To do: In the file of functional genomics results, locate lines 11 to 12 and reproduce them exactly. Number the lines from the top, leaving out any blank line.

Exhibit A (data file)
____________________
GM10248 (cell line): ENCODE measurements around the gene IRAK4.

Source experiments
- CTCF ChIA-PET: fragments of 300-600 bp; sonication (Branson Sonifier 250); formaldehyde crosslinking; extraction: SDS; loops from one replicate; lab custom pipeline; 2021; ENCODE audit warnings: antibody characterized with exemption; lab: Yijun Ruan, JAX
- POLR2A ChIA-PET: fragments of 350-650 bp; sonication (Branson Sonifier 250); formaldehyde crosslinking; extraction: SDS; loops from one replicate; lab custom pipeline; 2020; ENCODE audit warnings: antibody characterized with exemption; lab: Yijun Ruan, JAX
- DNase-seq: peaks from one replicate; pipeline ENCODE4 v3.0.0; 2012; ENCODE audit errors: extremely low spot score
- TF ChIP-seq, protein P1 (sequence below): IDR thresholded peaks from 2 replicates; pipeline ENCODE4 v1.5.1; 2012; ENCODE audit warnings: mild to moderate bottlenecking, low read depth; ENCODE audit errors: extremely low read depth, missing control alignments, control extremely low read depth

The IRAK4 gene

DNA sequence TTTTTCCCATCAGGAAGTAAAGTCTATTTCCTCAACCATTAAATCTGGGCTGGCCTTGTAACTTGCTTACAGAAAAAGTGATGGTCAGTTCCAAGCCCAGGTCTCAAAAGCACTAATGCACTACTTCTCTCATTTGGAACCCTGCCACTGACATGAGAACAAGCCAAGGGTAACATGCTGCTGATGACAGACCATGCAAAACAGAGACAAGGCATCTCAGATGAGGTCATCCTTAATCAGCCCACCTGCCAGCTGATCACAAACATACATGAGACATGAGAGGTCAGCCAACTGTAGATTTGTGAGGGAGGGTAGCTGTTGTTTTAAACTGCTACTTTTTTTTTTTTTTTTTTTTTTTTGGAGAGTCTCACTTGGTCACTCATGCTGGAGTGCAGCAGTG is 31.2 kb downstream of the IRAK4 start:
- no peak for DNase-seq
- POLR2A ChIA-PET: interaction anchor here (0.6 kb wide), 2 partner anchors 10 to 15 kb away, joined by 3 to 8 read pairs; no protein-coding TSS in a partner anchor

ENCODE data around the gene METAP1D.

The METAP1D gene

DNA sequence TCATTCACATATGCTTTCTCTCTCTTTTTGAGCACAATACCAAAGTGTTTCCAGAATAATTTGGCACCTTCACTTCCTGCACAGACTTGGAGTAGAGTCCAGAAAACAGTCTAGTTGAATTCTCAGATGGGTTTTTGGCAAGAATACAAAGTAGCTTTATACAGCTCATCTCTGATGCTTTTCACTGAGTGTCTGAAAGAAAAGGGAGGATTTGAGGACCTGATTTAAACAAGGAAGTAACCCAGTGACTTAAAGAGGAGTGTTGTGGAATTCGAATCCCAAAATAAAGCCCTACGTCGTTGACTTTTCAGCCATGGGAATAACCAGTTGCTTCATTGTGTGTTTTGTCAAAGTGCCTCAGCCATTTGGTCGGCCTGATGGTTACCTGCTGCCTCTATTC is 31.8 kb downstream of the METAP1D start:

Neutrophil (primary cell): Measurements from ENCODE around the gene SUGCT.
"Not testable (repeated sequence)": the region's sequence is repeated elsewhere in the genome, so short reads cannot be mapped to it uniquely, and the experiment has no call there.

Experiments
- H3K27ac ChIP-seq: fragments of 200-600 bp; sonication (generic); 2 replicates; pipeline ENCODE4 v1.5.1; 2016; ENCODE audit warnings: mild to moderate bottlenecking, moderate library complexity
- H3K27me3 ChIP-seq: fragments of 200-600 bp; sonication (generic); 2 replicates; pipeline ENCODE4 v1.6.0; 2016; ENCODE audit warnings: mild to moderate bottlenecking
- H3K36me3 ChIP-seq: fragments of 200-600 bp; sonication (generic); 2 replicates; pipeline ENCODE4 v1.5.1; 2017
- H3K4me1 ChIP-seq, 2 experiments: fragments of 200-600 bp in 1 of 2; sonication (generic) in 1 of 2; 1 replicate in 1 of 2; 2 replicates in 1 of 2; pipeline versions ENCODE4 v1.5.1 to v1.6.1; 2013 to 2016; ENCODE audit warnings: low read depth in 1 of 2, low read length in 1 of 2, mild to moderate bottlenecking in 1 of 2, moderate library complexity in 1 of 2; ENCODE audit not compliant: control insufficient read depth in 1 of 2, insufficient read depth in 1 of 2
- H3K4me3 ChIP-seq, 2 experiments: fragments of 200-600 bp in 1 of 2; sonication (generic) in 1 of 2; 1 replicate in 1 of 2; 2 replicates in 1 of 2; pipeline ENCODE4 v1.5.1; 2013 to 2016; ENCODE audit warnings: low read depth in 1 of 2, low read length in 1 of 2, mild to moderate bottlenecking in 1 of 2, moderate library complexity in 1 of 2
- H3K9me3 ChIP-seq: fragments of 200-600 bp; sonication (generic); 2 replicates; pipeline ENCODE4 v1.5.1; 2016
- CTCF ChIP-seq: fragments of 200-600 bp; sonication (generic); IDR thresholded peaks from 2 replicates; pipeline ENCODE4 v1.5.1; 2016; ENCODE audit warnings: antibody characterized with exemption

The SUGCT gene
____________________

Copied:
ENCODE data around the gene METAP1D.

The METAP1D gene